EAE Day!

Well, we made it! The semester’s wrapped up and we had a great showing at this semester’s EAE Day. For 3 solid hours, I was demoing Maui with strangers from all over. I was so busy, in fact, that I didn’t even take any pictures. I literally don’t think there was a moment from the time it started to when it finished when there wasn’t someone to show the game to.

Feedback was very positive. To be honest, more positive than I was expecting. We had prototype versions of the new trials in and they were a big hit. One girl told me that Maui was her favorite game at the show – and she was an undergrad working on her own project! The negative feedback we got was a lot of stuff we already know – the game still doesn’t explain itself well, and there are a lot of moments where there isn’t the right feedback to help a player succeed.

For all of this and more, the mantra for next semester between Ben and I has already become “Polish and Publish.” We have a prototype final “dungeon” inside the mountain on top of the four trials we had in our EAE day build, and we’ve decided there’s just not enough time to do literally anything else. Our whole focus every day all day next semester is make this – THIS, as in what we have now – a publishable game. No new features. Just polish and publish.

Along with that, we’ll have to get a lot more serious about our public outreach. I’m already strategizing how to get our game out there so people will pay attention to it. That will also be a Day 1 priority for me next semester.

We’ve come quite a long way as a team this semester and I’m really proud of what we’ve been able to accomplish. But there’s still quite a ways to go before we cross the finish line.

New “Trials”

After cutting AR, we realized there was a hole in our game that we needed to fill. While having AR was too much, taking it out left us with most of a game but not a great game in its own right. One step we took to remedy this before IGF was make collecting the offerings more challenging and force the player to use the grid to get at the collectibles. After IGF, though, we realized we need to take this further. The answer to that problem is what I call the “New Trials,” though it took some work to get there.

After we hit our IGF deadline and partied sufficiently about that, we started talking next design steps as a team. Lots of ideas came up – surfing, fishing, sailing, foot races, and more, with a particular interest in hula. So much interest, in fact, that we were sitting around my computer as a team watching videos of Parrapa the Rapper. But thanksfully, our professor Jose jumped in right about that point and warned us about scope – a lesson you think we should’ve learned by now. So we returned to the drawing board.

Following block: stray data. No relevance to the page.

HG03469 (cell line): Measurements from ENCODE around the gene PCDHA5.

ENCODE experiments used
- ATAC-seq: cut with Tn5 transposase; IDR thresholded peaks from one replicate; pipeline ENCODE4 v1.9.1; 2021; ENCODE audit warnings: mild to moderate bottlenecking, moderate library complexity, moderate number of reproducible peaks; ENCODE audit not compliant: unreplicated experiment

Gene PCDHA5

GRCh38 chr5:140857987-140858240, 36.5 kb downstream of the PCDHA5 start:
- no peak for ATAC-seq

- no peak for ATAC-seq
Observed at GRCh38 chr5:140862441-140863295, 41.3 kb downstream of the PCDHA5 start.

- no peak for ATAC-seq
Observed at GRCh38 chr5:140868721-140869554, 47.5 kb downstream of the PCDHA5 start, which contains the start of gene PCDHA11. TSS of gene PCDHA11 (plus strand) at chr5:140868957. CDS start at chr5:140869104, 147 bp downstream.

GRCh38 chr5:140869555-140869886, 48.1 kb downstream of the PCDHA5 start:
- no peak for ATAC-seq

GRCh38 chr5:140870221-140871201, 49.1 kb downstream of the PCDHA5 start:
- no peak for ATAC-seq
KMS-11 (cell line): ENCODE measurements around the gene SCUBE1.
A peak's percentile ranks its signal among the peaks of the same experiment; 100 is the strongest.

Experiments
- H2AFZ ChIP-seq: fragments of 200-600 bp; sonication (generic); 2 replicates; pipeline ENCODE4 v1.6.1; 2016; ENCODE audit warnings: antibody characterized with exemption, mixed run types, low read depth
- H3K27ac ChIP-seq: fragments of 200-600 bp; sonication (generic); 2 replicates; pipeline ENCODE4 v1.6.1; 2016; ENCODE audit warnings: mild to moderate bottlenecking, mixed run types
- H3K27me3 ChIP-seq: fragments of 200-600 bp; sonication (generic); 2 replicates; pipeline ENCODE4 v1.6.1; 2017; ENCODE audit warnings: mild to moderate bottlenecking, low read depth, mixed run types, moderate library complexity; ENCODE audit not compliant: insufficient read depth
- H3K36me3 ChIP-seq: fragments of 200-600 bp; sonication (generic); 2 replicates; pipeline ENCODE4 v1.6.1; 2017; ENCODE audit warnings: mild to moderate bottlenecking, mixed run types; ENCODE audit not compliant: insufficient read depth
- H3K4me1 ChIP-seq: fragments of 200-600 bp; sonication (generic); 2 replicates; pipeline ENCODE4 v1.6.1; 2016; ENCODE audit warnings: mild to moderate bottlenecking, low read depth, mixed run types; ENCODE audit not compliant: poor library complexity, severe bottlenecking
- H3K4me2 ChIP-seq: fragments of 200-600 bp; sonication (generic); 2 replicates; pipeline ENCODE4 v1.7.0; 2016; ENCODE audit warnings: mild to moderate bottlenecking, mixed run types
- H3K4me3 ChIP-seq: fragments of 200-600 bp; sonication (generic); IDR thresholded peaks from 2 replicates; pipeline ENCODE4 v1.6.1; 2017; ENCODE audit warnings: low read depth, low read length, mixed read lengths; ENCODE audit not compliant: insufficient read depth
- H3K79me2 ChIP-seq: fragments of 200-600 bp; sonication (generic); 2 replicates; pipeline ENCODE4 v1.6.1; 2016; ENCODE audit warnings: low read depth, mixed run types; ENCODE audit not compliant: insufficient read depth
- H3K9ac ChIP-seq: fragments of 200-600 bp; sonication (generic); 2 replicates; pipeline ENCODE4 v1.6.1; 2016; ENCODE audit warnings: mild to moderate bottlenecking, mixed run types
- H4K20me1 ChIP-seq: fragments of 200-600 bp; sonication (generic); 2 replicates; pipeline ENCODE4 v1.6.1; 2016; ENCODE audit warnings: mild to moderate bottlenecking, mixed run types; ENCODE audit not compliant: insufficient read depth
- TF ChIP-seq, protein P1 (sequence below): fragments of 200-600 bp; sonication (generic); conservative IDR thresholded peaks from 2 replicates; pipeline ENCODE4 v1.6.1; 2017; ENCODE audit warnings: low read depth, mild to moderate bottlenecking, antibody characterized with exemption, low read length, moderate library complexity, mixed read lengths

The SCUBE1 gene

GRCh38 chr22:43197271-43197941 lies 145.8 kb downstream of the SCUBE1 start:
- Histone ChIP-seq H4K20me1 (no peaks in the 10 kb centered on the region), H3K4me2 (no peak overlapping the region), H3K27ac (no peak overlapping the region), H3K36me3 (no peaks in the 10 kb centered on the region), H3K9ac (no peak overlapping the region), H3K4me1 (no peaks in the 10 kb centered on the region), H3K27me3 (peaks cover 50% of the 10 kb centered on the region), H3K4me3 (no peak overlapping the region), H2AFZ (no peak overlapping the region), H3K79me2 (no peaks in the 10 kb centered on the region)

Back when we had AR, we used it in sections we dubbed “God Trials,” where the gods would give Maui a challenge of some sort to gain their favor after making an offering. It didn’t take a lot of thinking once our heads were back on straight that the best way to fill that gap would be to make new trials using the stat grid, which I realized at that point is really our core mechanic and we needed to do a lot more to emphasize it. So I started drawing some simple ideas on a white board of puzzles that would require switching between two of the four stats to pass – for instance, four switches laid out in a square that you need to ground pound with strong enough to switch, but run between fast enough to pound them all before the first one pops back up. The solution here, then, is to switch to speed bonus, run, switch to ground pound bonus, pound, and repeat quick enough to get all the switches down before the first pops back up. The team really liked this and we quickly designed 4 that each use a different combination of stats. These are the “New Trials” and I feel like they’ll really add a lot to the game. I’m excited to see where it goes.

The Death of AR

So one of the biggest decisions we made to make it to IGF was to ultimately cut our AR section entirely. Taken out of context, this seems like a huge decision that betrays our game entirely as it was originally pitched, so I wanted to take the opportunity to give more context to that decision. There were really 3 reasons we dropped it: technical issues, scope, and fun

Technical issues: When it comes down to it, we couldn’t make it work. It was kind of a crazy idea to begin with anyway, and I’m still amazed at how much we actually did get to work, but after we lost Metaio and switched to MaxstAR it looked very promising that we could make up the work quickly. However, what we didn’t realize is that it looked promising on one machine in one set of lighting and camera conditions. As our lead engineer worked out the first new prototypes and started passing them around, they worked on literally no machine other than his. Given the time and talent available to us, even if we threw everything we had at AR alone, I honestly don’t think we could’ve got it working well enough to have a IGF-worthy game.

Scope: The new ideas that became Maui were simple, but big. So big, in fact, that it was really hard to even pitch the game because mentioning Hawaiian culture, explaining the stat grid, and explaining AR in a pitch was getting really difficult for me, and also really difficult to demo or justify in a way that made the game seem like a cohesive, interesting experience. On top of all that, even assuming we could work out those problems, we simply didn’t have the resources at our disposal to make it happen in terms of time, talent, and necessary software/hardware. It came to the point where we had to decide to cut back on something or we weren’t going to hit our deadline, so we went with what was most fun and sold the most people on our game – Hawaii and stat grid. AR had to go.

Fun: Okay, so let’s assume that all the problems mentioned above were solved by our grit and willpower, then we hit the problem of it’s still not nearly as fun as any of us envisioned to hold up a card to control a videogame. Lots of practical problems started happening: your arm got tired, the card was blocking your view of the screen, the cards had to be printed in a very specific way, and more. It just wasn’t fun even at it’s best. And that means no one had any motivation to keep making it. And that killed it more quickly than any of the other problems listed above.

Originally, we cut AR “just for IGF”, but as I look toward the future I don’t see us ever having the time or budget to get it back in. At this point it’s safe to say it’s gone forever.

PS Someone else has actually fixed all of the problems we had and made a game with a very similar mechanic to my original pitch from early 2015, and looking at all they’ve done to solve all the problem, I’m even more glad we got out while we could. Check out Osmo here.

IGF Submission

After a lot of hard work, our team finally made it to the IGF submission. My biggest contribution at this stage was pulling in my brother John to make a trailer and a background interview video for us to support our submission. Check them out!